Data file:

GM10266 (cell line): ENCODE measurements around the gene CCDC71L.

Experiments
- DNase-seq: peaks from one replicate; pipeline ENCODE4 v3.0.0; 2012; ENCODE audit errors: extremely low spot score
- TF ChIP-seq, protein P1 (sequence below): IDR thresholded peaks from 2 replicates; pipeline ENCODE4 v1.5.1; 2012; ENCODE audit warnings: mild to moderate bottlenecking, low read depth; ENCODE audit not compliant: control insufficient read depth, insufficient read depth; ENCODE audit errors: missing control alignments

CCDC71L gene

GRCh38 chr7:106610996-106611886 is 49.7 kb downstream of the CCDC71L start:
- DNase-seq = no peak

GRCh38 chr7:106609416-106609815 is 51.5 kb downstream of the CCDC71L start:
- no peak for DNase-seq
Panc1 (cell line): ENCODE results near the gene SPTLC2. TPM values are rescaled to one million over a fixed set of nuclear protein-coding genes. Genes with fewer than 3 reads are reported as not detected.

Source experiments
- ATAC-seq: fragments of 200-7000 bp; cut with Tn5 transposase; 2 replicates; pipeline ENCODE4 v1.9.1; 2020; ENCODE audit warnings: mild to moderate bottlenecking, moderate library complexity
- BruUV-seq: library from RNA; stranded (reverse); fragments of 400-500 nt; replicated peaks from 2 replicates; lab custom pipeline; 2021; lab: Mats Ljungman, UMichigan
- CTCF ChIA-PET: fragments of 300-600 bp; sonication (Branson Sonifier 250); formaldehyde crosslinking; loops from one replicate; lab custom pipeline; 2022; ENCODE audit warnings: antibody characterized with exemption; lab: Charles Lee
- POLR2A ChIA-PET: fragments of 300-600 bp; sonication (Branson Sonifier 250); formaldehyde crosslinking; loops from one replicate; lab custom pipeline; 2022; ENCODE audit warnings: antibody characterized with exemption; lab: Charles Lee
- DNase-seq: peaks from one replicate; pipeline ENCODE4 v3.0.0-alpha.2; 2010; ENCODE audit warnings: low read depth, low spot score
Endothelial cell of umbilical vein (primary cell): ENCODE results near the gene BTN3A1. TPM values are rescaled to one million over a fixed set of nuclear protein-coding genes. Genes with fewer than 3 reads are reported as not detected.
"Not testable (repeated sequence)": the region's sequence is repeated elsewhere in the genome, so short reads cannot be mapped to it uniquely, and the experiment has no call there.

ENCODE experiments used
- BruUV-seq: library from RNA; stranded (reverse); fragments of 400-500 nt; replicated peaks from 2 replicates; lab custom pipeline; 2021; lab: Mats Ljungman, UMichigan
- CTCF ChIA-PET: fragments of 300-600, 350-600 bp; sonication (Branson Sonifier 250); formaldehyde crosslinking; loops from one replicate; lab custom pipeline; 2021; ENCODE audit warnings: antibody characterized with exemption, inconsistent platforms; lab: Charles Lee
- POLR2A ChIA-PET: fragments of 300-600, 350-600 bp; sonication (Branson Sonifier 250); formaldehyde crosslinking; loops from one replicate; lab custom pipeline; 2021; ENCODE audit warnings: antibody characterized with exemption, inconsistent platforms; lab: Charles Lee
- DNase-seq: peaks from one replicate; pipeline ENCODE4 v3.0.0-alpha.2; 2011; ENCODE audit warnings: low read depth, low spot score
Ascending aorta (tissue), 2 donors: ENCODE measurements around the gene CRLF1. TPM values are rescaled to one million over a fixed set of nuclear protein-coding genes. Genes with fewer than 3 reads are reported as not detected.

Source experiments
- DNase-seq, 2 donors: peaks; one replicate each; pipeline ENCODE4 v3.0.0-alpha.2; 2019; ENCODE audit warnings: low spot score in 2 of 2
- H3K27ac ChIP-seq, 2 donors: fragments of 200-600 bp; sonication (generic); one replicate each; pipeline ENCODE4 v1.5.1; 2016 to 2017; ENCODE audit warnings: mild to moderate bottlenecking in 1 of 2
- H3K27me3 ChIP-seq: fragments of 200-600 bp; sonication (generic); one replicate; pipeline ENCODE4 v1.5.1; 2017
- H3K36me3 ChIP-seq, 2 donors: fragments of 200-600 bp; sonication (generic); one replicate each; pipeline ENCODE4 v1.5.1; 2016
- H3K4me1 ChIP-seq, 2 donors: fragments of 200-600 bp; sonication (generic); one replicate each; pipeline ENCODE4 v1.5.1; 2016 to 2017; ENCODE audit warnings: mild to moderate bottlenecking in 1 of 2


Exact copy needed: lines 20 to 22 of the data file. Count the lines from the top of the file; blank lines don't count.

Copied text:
- BruUV-seq: library from RNA; stranded (reverse); fragments of 400-500 nt; replicated peaks from 2 replicates; lab custom pipeline; 2021; lab: Mats Ljungman, UMichigan
- CTCF ChIA-PET: fragments of 300-600, 350-600 bp; sonication (Branson Sonifier 250); formaldehyde crosslinking; loops from one replicate; lab custom pipeline; 2021; ENCODE audit warnings: antibody characterized with exemption, inconsistent platforms; lab: Charles Lee
- POLR2A ChIA-PET: fragments of 300-600, 350-600 bp; sonication (Branson Sonifier 250); formaldehyde crosslinking; loops from one replicate; lab custom pipeline; 2021; ENCODE audit warnings: antibody characterized with exemption, inconsistent platforms; lab: Charles Lee